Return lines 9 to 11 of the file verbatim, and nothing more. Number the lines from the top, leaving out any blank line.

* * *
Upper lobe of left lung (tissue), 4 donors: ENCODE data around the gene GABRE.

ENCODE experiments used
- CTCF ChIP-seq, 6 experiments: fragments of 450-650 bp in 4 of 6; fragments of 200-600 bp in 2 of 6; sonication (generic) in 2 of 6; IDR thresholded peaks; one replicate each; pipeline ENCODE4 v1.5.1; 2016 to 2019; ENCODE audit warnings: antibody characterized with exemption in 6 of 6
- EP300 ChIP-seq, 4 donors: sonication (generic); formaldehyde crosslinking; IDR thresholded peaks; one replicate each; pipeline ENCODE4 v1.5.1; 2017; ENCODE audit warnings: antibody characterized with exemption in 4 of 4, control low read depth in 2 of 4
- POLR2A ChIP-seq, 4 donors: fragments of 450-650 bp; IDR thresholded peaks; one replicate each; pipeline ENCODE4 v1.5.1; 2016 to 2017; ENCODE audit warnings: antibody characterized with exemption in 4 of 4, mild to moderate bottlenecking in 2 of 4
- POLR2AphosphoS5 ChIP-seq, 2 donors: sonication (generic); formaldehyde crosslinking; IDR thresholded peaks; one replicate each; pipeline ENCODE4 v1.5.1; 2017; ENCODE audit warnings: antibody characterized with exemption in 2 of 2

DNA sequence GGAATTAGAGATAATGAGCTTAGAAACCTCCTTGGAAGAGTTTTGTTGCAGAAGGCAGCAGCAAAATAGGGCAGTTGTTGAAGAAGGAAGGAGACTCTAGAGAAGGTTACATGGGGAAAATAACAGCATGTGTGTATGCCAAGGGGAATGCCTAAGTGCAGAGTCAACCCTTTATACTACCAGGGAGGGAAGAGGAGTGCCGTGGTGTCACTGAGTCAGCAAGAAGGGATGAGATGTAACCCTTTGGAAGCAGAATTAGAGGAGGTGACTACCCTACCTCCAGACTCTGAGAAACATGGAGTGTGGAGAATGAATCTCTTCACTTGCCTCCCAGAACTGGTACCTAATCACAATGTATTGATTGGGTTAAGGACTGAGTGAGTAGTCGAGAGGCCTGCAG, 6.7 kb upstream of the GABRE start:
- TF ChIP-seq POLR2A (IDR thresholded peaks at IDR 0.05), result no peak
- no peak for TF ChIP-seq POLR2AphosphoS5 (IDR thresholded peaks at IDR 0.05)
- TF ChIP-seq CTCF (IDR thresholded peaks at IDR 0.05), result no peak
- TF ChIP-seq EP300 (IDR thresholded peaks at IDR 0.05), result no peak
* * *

- no peak for TF ChIP-seq POLR2AphosphoS5 (IDR thresholded peaks at IDR 0.05)
- TF ChIP-seq CTCF (IDR thresholded peaks at IDR 0.05), result no peak
- TF ChIP-seq EP300 (IDR thresholded peaks at IDR 0.05), result no peak